Well, as hopeless as it may sound, we can all begin making changes and our small changes just might influence others who then influence even more. Do not lose heart because you don’t feel you’re the one to start some big revolution, those fail more times than not anyway. More effective is to make changes in your sphere of influence that spread like a virus.
Here are a few steps you can take to begin creating a more civil and helpful workplace.
- Start interactions with something positive like “good morning,” “good afternoon,” or some other pleasant greeting. Make people feel as welcome in your presence (even if it’s an email or on the phone) as they do in your home.
- When appropriate, ask people how they are doing, how the kids are, how the weekend went, etc. It doesn’t need to be a long, drawn-out thing, just some acknowledgement that people have lives. Again, create a welcoming environment.
- Instead of cornering the market on the conversation, encourage people’s input. Ask them what they think. Listen and try not to cut people off with your great idea or comment. Give people room to express themselves.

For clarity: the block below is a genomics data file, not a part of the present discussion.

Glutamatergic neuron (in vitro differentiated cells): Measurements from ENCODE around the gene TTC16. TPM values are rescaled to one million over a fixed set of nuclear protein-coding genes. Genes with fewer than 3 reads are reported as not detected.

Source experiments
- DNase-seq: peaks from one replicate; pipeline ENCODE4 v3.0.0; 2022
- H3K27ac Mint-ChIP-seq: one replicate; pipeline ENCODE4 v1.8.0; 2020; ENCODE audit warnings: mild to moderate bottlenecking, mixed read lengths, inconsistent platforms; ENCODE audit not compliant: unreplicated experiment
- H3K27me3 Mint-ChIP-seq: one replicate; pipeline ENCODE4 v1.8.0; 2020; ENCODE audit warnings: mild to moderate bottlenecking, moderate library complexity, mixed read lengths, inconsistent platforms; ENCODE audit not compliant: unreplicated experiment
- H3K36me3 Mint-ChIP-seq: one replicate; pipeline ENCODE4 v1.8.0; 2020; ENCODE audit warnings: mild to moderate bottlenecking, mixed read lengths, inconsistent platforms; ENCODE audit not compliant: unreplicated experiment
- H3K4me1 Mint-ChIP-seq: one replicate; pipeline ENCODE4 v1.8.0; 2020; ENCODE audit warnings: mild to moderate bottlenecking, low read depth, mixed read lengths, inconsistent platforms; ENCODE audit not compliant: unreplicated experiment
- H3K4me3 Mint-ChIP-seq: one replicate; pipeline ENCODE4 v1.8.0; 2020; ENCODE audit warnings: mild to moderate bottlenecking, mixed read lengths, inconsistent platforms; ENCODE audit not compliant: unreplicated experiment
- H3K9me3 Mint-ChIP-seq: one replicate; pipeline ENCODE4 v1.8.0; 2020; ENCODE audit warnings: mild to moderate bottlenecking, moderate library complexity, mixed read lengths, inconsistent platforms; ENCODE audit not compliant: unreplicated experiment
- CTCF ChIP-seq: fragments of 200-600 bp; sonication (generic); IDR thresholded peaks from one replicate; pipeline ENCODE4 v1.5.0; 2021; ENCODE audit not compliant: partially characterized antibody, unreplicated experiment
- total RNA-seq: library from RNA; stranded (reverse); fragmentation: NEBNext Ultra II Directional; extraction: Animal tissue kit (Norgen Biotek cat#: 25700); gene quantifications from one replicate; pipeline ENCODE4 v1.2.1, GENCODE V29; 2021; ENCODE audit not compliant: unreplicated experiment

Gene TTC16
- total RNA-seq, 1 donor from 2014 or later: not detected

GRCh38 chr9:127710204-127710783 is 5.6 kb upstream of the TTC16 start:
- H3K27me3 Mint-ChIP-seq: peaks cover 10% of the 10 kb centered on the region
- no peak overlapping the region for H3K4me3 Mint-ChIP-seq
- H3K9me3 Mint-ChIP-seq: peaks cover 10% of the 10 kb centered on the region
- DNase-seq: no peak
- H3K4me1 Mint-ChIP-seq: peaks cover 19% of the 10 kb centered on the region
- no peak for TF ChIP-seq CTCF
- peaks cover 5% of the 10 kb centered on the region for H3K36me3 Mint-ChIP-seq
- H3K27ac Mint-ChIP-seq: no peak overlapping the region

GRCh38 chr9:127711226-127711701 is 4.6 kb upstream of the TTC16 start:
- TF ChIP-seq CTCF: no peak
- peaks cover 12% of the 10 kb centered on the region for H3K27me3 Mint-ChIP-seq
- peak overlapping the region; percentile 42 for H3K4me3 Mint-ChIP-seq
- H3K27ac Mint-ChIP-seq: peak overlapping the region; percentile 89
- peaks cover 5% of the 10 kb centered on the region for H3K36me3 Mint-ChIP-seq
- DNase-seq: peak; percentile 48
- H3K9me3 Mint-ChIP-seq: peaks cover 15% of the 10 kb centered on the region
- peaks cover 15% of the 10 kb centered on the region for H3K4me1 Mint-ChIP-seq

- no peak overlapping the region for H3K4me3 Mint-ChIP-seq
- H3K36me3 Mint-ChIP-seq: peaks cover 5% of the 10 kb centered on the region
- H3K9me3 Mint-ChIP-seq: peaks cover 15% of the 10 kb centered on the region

- Explain your points carefully and clearly. Try to be succinct but comprehensive. Ask yourself if it would make sense to someone who knows very little about the subject. Then ask your listener(s) if you’ve been clear. Don’t ask if they understand, most people will say yes rather than admit they don’t understand. Put the blame for misunderstanding on you and your unclear explanation, then proceed to explain it more clearly.
- Always thank people. People are giving up their time, energy, thoughts, and creativity and they deserve a thank you.
- Respond to communications in a timely way. Even if you don’t have an answer yet or need more time, at minimum, let the other person know you are working on it and give them a reasonable time when they can expect something more firm.
- When people accomplish things, give them a pat on the back. Create a culture where people are recognized and acknowledged for helping the organization succeed, even if it’s only a little thing.
- Be helpful to others. This doesn’t mean helping when your help is not needed, it means helping when you can make a contribution that adds value and/or lessens the load for someone else or will help move something along more efficiently or effectively. Keep in mind, this doesn’t mean helping to your own detriment. There is, as is true for most things, a balance.
While these are not the only things you can do, they are a great place to start. You can be the first domino that falls and creates a chain reaction throughout your workplace. It will take time but the rewards are worthwhile. When people want to be there, more gets done, and it gets done at a higher level. In addition, the good feelings spread to your customers. What could be better?